Examples include expense and time sheets now being approved via email through a linked business process to an internal software system tailored to the organisations and designed to perform certain administrative tasks, such as a SAP system. In years past, this would have been a cumbersome paper-based process; but now, receipts submissions and approvals can effectively be carried out online. Verizon also actively utilises online ‘whiteboarding’ tools to collaborate on projects where collective input is required. These tools allow shared files to be viewed through an on-screen whiteboard, which can be accessed via video or data conferencing.
‘We essentially practice what we preach to our customers in our Verizon Mobile Workforce Solutions portfolio, enabling the enterprise to allow secure access from any device, often an employee’s own device, to the tools and applications required to be effective at work,’ says Jinivizian.
At Nokia, Pentland’s global team of more than 270 people in over 25 countries also works seamlessly. ‘Someone in our team, somewhere in the world, is working every hour of every single day of the year,’ she says.
And because Nokia’s employees spend a lot of time working collaboratively on documents, the latest Nokia Lumia Smartphones – with Microsoft Office built in – helps them to be more productive, even when they are travelling, or during breaks between meetings or court sessions.
Technology has certainly played a large part in improving Nokia’s productivity. But it has also permitted such global companies to enjoy the benefits of 24/7 working, while allowing their staff to strive for a happy work balance. ‘If you have to be on an occasional early or late call during the week, or even at the weekend, we can now accomplish much more without major disruption to our personal lives,’ says Pentland.
Nonetheless, the potential downside of a world in which information is endlessly accessible is the increased pressure levels on day-to-day work. For lawyers and many other professionals, it is important to manage the stress resulting from managing many matters and relations at the same time.
Working through mobile devices has invaded non-work-related time, with many feeling as though they remain physically tied to their offices. Potentially, they never clock off. While Ropes & Gray’s Allen can leave the office early or go on holiday without feeling guilty, there remains an expectation that he will be available to contact on work matters during these periods of ‘downtime’. He says that you are never free of the office, or shielded from clients. ‘You must learn to turn them off; otherwise you end up working 24/7,’ says Hoet Peláez Castillo & Duque’s Peláez-Pier.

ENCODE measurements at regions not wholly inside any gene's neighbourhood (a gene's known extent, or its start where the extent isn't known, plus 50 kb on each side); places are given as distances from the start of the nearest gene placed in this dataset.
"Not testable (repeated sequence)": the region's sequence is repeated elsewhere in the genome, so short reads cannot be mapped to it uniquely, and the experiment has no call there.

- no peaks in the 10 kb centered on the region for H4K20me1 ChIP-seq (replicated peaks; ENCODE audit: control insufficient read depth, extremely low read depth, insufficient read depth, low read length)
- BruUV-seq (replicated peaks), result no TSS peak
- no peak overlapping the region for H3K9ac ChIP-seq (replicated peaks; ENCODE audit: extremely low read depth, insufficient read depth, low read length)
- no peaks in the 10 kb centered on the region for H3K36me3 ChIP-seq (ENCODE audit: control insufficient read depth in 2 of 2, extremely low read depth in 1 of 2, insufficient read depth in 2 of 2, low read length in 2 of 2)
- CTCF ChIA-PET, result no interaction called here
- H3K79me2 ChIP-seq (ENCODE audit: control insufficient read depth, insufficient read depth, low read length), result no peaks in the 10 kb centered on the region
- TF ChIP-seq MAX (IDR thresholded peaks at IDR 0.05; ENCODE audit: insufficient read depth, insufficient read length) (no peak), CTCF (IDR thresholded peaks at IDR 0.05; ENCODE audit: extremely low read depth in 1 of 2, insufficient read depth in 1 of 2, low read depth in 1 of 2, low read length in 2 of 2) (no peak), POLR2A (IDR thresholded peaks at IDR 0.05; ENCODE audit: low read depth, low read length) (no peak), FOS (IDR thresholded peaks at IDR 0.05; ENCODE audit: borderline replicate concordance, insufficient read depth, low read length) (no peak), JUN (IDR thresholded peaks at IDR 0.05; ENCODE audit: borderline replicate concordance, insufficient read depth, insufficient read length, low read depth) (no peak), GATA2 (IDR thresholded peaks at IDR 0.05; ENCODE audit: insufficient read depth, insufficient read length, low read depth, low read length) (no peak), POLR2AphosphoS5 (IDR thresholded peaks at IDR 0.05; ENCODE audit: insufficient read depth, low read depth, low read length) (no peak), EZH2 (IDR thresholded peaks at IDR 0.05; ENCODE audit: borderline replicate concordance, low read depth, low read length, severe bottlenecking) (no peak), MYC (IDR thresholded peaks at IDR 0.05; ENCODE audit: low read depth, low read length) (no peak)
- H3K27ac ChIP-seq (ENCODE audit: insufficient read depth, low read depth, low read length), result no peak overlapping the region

Soon there will be no escape even when up in the air or travelling by rail. Planes and underground trains are now being connected. ‘It’s important to be able to manage technology effectively from an individual perspective,’ says Verizon’s Jinivizian.
On the whole, Jinivizian believes that technology’s advancement has far more positives than negatives for work, while Nokia’s Pentland does not believe that technology creates a downside. ‘People used to worry that due to technological advances, employers would expect employees to be available 24/7. I don’t see that; and as a manager of people, I don’t expect that either. Technology, when properly used, puts control in the hands of the individual,’ she says.
For example, Pentland always switches her phone off at night and has never understood why anyone would leave their phone on. ‘But that is their choice! If you call me in the middle of my night, I won’t answer.’ But at the first opportune moment she will respond; it may even be the first thing Pentland does before getting out of bed.
The biggest challenge Pentland has right now is her children wanting every new gadget. Naturally, as a parent Pentland remains anxious about the access to the internet that children have and the potential impact on their privacy. ‘The peace of mind that comes from knowing that we can contact each other wherever they are is an important counter for those concerns,’ she says.
Certainly the boundary between work and non-work-related time has become blurred. According to Jinivizian, this sentiment is not unique: one of the most profound industry trends over the past few years has been the consumerisation of technology. Whereas ten years ago, corporate IT were dictating what was to be used/accessed at work, and had the newest and most compelling applications at their disposal, the tables have been turned in favour of the consumer. ‘This has largely been instigated by the smartphone, tablet and application stores,’ he says.
Jinivizian himself has become more of a digital consumer. Like many others, he watches and streams films over the internet; orders his shopping online and has it delivered to his door and books tickets for shows online. ‘And I spend too much time looking at screens,’ he says.
This would seem to be the case for a large number of professionals, who see no distinction between the toys they use for work and leisure time, and are ready to embrace any form of new technology. Because technology gives you instant information and access to practically everything you want to know and learn, it has become the norm to be attached to devices, even during downtime moments.